If you’re running a green information & services site, perhaps the Residential Energy Consumption Survey (RECS) and Clean Air Status and Trends Network (CASTNET) datasets could offer some nice additional data for your users.

  • Employee Benefits Information

    Perhaps a job-related site could use the data from the Benefits Data from the Benefits and Earnings Public Use File for some interesting historical statistics.

  • Weather Information

    Or how about a site with some data analysis of previous storm patterns? The National Weather Service (NWS) has lots of databases available with this information.

  • Patent Information

    Interesting, there’s a Patent Grant Bibliographic Data dataset. It’s got nothing on Google Patents though.

  • Tools

    Under the Tools section, there are pointers to more sources. Unfortunately, these sources don’t offer an easy way to get their data either. Similar to the rest of Data.gov, they offer their data in downloadable ZIP archives instead of live feeds or APIs.

  • Census Data

    If census data was easy to parse, filter, dissect, and analyze, that would be awesome. Unfortunately, the American FactFinder and DataFerret datasets don’t offer that. Too bad. Someone could create a nice marketing application with this information, I’ll bet.

  • Government Contracts

    How about a site that crawls through the USA Spending Contracts and Purchases dataset (for historical info) and combines it with the functionality of FedBizOpps.gov and the info at Business.gov? You could concievably create a one-stop shop for companies interested in contracting with the government.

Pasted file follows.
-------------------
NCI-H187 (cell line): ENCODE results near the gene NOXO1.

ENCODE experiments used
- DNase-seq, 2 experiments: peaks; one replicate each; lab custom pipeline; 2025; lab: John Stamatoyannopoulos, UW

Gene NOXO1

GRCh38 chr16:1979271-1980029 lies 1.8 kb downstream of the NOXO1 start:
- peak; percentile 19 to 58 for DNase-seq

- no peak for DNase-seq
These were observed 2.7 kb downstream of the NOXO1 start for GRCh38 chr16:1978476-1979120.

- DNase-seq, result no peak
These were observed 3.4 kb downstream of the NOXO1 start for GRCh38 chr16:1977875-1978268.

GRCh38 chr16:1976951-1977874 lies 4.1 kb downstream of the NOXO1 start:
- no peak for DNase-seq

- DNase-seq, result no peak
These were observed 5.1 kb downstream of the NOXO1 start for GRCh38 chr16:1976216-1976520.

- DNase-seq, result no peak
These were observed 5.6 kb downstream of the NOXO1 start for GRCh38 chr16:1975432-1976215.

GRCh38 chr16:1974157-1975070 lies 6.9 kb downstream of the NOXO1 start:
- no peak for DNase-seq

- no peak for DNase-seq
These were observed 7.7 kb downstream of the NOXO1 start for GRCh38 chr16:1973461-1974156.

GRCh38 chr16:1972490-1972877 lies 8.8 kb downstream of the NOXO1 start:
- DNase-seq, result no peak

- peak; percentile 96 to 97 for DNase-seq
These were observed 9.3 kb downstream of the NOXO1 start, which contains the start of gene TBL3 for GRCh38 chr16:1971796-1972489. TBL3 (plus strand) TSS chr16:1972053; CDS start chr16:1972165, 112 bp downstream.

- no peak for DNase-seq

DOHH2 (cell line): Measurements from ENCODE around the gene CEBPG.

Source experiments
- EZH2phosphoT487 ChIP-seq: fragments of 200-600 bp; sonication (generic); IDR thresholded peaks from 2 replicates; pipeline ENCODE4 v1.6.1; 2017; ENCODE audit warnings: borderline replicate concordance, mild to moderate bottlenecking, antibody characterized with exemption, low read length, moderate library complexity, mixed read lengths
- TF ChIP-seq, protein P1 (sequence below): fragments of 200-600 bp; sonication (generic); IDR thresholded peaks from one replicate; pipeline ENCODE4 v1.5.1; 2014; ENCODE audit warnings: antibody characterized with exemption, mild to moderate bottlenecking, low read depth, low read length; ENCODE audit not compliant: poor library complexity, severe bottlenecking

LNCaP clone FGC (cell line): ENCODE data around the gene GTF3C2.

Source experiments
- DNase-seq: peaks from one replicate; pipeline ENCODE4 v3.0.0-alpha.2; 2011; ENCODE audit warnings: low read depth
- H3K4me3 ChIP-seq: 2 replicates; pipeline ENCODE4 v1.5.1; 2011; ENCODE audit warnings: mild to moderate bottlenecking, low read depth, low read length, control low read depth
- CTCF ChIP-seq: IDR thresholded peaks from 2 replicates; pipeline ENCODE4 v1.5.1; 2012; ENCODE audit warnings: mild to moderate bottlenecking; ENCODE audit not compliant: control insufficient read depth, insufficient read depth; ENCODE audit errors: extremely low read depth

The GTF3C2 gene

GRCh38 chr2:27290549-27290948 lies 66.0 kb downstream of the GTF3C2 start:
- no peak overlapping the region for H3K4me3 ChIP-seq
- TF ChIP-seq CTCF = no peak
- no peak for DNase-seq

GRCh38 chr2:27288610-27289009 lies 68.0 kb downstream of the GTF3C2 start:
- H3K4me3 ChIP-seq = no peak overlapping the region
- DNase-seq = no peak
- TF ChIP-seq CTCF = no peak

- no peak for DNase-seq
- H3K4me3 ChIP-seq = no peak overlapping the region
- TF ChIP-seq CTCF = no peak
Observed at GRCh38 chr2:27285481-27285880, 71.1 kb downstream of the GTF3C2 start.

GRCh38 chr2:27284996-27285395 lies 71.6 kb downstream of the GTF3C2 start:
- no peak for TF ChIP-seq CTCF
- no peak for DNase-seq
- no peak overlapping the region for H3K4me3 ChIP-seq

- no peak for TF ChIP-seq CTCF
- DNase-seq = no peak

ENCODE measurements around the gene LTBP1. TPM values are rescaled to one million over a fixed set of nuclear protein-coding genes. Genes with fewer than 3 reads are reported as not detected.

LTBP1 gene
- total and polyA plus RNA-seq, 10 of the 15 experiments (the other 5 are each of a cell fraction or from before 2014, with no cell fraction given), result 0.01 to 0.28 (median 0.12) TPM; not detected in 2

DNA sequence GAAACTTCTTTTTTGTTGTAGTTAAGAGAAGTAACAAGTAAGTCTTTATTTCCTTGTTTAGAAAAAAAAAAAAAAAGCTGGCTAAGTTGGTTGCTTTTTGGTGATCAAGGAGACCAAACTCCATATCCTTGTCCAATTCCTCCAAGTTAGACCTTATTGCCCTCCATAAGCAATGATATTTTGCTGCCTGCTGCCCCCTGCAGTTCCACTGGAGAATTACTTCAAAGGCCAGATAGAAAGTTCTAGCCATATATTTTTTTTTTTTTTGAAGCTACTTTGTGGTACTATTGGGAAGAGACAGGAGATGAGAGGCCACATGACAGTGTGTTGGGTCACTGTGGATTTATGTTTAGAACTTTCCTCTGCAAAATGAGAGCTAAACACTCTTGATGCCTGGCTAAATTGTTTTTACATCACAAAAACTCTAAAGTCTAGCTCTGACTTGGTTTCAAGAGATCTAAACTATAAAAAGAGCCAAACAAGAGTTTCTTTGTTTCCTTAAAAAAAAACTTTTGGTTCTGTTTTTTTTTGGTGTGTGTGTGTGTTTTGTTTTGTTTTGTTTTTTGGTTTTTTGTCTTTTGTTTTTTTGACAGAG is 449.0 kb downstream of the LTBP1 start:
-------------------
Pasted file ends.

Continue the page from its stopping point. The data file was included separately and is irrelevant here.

• Government Grants

    Or how about doing all that with government grants? You’ve got the USA Spending Grants and Loans dataset for historical info and Grants.gov for the functionality. Applying for grants is a tough business. There are many auxiliary services needed too, such as grant writers, organizational advice, etc. If you combine those services with historical data, perhaps you’ll have a nice full-service solution here.

  • Airline Information

    Although there are commercial services already offering this info, having data about Airline On-Time Performance and Causes of Flight Delays would be an interesting add-on for sites with travel and airline reviews.

I’m sure there are a lot more ideas that can come from these datasets. And to be fair, another source of government data already exists: USGovXML.com. You’ll find much more here than on Data.gov, and in developer-friendly formats in some cases.

Still, I think Data.gov is off to a great start. I for one am cheering them on. Go Data.gov go!

4 Great Businesses Coming from Recessions

McDonald's Some of the world’s greatest companies were born during economic recessions. Bet you didn’t know that.